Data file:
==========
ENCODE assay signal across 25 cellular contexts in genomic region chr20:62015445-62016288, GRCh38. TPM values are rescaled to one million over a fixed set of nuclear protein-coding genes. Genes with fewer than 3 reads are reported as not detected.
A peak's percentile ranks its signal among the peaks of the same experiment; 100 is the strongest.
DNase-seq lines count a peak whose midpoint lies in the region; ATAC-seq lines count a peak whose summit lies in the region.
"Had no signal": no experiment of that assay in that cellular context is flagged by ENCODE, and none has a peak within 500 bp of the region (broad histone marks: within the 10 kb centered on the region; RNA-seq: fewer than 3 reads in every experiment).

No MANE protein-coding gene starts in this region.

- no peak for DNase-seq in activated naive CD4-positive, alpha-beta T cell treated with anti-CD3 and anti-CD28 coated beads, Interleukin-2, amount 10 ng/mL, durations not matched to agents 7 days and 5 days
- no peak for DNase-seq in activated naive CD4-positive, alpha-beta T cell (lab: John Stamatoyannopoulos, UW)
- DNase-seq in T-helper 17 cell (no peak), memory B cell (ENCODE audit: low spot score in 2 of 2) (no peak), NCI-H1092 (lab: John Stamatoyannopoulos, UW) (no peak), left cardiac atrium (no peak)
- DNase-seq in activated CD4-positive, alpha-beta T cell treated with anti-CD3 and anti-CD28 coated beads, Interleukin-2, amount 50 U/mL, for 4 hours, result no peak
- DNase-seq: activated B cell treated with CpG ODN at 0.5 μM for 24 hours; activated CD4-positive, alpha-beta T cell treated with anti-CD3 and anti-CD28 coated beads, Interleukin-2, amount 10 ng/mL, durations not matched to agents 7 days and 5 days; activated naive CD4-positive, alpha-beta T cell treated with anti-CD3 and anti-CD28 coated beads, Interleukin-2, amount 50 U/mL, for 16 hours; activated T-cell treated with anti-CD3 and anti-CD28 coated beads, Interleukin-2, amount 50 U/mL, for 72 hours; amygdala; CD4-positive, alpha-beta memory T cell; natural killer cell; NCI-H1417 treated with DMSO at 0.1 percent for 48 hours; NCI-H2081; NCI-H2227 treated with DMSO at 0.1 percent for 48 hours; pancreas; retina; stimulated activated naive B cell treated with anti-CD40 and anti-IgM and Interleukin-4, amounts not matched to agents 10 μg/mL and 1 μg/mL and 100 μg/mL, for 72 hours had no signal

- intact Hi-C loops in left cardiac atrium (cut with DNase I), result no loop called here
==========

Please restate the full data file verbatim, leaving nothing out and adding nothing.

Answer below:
ENCODE assay signal across 25 cellular contexts in genomic region chr20:62015445-62016288, GRCh38. TPM values are rescaled to one million over a fixed set of nuclear protein-coding genes. Genes with fewer than 3 reads are reported as not detected.
A peak's percentile ranks its signal among the peaks of the same experiment; 100 is the strongest.
DNase-seq lines count a peak whose midpoint lies in the region; ATAC-seq lines count a peak whose summit lies in the region.
"Had no signal": no experiment of that assay in that cellular context is flagged by ENCODE, and none has a peak within 500 bp of the region (broad histone marks: within the 10 kb centered on the region; RNA-seq: fewer than 3 reads in every experiment).

No MANE protein-coding gene starts in this region.

- no peak for DNase-seq in activated naive CD4-positive, alpha-beta T cell treated with anti-CD3 and anti-CD28 coated beads, Interleukin-2, amount 10 ng/mL, durations not matched to agents 7 days and 5 days
- no peak for DNase-seq in activated naive CD4-positive, alpha-beta T cell (lab: John Stamatoyannopoulos, UW)
- DNase-seq in T-helper 17 cell (no peak), memory B cell (ENCODE audit: low spot score in 2 of 2) (no peak), NCI-H1092 (lab: John Stamatoyannopoulos, UW) (no peak), left cardiac atrium (no peak)
- DNase-seq in activated CD4-positive, alpha-beta T cell treated with anti-CD3 and anti-CD28 coated beads, Interleukin-2, amount 50 U/mL, for 4 hours, result no peak
- DNase-seq: activated B cell treated with CpG ODN at 0.5 μM for 24 hours; activated CD4-positive, alpha-beta T cell treated with anti-CD3 and anti-CD28 coated beads, Interleukin-2, amount 10 ng/mL, durations not matched to agents 7 days and 5 days; activated naive CD4-positive, alpha-beta T cell treated with anti-CD3 and anti-CD28 coated beads, Interleukin-2, amount 50 U/mL, for 16 hours; activated T-cell treated with anti-CD3 and anti-CD28 coated beads, Interleukin-2, amount 50 U/mL, for 72 hours; amygdala; CD4-positive, alpha-beta memory T cell; natural killer cell; NCI-H1417 treated with DMSO at 0.1 percent for 48 hours; NCI-H2081; NCI-H2227 treated with DMSO at 0.1 percent for 48 hours; pancreas; retina; stimulated activated naive B cell treated with anti-CD40 and anti-IgM and Interleukin-4, amounts not matched to agents 10 μg/mL and 1 μg/mL and 100 μg/mL, for 72 hours had no signal

- intact Hi-C loops in left cardiac atrium (cut with DNase I), result no loop called here